SPDL has its origins in the desire to provide a complete set of standard interchange languages for all stages of the traditional publishing process. SGML provides the language used in interchange at the authoring and editorial stages. DSSSL provides the language for specifying to the typesetter (formatter) how the document is to be composed and presented. SPDL provides the language that enables the style and layout decisions of the formatter to be realised on a variety of imaging surfaces (screen, paper, film, etc).

Usage (Market segment and penetration)
The new SPDL standard, being effectively an international reference version of PostScript, is likely to benefit greatly from the already significant presence of PostScript across a large range of markets.

Further details available from:
ISO or local national standards bodies

Further details can be obtained online from http://www.ornl.gov/sgml/WG8/home.htm. This database includes pointers to software for validating and processing SPDL files.



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TEI

Expanded name
Text Encoding Initiative

Area covered
Encoding scheme for complex textual structures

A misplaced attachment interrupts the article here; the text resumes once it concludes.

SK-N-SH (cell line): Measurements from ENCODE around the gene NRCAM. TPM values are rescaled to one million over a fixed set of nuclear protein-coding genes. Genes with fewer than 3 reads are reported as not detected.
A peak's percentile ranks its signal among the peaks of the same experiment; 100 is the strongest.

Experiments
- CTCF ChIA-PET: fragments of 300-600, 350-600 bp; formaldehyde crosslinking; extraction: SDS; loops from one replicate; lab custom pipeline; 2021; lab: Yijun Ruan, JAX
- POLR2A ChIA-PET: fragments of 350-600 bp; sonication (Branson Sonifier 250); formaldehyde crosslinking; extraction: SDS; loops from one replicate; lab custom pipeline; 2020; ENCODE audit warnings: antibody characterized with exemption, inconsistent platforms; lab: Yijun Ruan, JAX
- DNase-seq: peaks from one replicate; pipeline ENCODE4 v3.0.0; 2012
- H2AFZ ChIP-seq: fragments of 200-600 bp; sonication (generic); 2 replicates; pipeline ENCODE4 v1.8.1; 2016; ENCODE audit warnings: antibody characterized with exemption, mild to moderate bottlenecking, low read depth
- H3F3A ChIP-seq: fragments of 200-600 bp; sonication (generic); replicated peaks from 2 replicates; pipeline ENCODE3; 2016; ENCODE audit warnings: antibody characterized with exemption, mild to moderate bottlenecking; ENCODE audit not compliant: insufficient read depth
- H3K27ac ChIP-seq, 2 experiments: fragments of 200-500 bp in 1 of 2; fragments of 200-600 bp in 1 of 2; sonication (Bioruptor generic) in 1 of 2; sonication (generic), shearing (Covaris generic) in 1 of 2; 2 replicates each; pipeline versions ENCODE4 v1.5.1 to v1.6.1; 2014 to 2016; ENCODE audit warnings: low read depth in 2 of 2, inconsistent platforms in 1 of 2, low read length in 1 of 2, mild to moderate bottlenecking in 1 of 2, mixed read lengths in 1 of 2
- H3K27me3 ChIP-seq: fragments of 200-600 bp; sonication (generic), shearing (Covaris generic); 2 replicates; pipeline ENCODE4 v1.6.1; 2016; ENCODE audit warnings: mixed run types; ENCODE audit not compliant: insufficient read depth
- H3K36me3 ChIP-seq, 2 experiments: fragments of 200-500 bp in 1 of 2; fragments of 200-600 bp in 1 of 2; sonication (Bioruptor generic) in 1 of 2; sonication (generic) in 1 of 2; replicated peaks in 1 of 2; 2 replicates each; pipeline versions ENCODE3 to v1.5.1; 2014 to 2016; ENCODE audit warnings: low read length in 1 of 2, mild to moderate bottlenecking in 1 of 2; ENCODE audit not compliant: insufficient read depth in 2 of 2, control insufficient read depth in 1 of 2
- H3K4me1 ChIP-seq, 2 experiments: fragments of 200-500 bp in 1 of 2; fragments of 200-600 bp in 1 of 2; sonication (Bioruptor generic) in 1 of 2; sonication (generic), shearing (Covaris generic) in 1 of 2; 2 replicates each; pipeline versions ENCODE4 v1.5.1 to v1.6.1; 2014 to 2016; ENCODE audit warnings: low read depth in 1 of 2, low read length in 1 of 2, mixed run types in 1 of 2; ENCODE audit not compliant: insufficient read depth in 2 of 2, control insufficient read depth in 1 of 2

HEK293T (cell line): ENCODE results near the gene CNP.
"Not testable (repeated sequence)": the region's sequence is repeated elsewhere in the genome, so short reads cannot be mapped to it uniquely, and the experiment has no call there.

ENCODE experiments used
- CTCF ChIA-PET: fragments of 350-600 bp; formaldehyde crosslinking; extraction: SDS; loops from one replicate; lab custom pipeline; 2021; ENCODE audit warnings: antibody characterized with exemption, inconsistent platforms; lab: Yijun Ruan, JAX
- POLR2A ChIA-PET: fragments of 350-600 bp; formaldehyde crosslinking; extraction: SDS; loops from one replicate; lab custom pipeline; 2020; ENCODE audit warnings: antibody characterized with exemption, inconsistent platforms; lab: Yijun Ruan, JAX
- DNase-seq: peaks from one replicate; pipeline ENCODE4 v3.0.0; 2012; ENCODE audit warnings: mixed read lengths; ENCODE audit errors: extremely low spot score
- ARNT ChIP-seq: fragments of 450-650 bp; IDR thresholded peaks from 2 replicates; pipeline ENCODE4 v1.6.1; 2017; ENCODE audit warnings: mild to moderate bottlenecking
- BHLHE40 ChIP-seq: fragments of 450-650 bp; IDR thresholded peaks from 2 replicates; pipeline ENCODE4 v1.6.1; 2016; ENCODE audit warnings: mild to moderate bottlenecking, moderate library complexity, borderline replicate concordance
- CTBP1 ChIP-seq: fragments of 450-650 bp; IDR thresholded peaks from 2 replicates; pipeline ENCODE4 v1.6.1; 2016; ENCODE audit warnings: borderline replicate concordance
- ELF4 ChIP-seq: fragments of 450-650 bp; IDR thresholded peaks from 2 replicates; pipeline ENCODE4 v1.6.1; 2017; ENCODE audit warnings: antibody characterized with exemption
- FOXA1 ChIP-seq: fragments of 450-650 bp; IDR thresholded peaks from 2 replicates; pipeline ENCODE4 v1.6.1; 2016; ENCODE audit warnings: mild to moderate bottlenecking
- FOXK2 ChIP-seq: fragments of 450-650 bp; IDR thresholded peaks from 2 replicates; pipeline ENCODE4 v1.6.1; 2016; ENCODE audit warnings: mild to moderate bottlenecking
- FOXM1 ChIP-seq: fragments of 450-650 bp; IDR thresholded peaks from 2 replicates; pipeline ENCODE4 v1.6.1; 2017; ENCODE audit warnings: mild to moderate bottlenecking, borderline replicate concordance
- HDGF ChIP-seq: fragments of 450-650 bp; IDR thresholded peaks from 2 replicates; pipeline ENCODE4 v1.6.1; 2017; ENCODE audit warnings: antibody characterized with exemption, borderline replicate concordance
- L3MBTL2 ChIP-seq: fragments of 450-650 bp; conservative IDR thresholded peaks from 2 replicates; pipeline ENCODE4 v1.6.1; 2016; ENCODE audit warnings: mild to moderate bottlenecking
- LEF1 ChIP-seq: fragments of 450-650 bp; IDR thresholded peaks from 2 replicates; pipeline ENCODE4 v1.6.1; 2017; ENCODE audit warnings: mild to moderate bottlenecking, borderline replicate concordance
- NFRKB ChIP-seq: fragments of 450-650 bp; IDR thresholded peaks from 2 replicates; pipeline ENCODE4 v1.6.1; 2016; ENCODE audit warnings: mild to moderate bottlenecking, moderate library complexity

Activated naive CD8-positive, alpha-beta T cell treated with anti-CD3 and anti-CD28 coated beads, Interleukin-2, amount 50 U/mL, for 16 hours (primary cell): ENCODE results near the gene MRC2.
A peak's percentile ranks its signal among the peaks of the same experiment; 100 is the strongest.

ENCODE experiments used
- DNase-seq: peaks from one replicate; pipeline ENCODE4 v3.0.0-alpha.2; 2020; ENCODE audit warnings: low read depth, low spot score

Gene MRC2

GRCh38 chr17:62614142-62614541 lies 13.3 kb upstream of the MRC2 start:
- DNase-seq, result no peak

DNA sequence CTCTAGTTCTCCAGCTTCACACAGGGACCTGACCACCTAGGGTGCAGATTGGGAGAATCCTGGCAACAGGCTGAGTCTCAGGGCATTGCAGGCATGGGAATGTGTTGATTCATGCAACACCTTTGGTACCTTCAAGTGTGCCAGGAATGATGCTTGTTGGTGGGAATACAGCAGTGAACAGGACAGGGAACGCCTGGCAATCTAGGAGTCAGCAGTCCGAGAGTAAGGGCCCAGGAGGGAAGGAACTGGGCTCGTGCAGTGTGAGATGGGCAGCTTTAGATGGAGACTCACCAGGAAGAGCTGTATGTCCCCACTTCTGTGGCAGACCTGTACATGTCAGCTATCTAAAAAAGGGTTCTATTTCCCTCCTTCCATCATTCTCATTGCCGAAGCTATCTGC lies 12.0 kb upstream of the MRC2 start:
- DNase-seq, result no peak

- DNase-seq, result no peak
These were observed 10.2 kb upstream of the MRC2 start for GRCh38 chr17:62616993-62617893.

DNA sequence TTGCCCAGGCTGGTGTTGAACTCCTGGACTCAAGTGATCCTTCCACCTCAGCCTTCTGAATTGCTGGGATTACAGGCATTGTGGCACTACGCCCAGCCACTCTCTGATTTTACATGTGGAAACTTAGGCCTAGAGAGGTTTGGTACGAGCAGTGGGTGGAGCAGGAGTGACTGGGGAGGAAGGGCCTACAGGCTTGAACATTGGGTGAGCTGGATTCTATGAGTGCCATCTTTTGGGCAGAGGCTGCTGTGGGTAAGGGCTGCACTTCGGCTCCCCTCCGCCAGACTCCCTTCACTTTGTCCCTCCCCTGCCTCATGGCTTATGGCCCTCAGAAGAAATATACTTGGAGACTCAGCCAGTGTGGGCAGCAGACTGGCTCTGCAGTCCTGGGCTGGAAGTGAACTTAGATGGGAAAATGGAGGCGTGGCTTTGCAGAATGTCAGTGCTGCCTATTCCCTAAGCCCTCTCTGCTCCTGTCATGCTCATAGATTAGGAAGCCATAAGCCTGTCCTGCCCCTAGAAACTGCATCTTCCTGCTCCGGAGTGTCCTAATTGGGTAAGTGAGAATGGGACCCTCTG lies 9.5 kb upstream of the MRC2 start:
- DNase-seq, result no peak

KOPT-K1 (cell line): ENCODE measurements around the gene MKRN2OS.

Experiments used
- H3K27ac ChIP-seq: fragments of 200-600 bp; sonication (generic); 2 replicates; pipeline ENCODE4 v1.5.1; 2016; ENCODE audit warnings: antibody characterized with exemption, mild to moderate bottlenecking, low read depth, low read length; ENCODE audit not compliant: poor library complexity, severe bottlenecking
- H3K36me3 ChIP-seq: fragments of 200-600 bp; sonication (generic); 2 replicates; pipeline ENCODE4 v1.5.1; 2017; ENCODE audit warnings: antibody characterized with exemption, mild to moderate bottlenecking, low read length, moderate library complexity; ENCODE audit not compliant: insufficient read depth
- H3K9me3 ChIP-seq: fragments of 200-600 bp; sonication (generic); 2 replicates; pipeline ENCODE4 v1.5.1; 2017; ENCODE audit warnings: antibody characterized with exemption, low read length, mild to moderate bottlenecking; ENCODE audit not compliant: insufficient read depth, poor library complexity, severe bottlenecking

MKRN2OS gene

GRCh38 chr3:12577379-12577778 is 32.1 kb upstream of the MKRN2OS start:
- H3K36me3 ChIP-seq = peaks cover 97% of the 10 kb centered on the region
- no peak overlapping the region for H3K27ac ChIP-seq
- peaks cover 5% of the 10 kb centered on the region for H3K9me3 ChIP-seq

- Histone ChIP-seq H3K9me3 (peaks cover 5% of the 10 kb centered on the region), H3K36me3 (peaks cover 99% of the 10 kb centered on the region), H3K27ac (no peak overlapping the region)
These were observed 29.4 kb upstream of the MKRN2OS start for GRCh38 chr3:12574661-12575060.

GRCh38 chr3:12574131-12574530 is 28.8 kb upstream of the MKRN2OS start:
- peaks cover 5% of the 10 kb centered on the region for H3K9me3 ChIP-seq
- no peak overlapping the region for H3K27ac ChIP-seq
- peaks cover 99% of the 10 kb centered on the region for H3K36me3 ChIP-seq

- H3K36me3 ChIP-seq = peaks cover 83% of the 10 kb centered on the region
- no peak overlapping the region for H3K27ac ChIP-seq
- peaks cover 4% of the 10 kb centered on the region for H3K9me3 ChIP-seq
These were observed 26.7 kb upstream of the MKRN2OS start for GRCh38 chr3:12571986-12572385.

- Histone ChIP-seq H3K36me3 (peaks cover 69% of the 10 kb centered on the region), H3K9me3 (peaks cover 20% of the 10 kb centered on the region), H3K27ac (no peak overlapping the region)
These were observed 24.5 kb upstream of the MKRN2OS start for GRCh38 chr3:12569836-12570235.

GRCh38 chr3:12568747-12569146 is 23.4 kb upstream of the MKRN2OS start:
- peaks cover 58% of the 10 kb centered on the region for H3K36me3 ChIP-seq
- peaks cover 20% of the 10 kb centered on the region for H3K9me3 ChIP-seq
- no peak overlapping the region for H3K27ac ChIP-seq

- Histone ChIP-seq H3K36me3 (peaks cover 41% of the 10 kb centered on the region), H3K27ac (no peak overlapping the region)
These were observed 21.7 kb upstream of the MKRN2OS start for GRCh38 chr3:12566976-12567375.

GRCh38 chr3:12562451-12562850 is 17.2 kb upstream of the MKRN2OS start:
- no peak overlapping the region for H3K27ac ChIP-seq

Sponsoring body and standard details
Association for Computers and the Humanities, Association for Computational Linguistics, and the Association for Literary and Linguistic Computing

Characteristics/description
Major international initiative within the academic community to provide a standard set of SGML tag definitions which can be used to represent all kinds of electronic information, in particular the datasets generated and used by research projects in linguistics, literature and the humanities in general.

Because of its emphasis on research applications, the TEI DTD is highly modular and extensible. The DTD is also unusual in its concern for bibliographic information. All TEI documents include a header which identifies the work and gives details of its source, as well as documenting the encoding and editorial practices applied.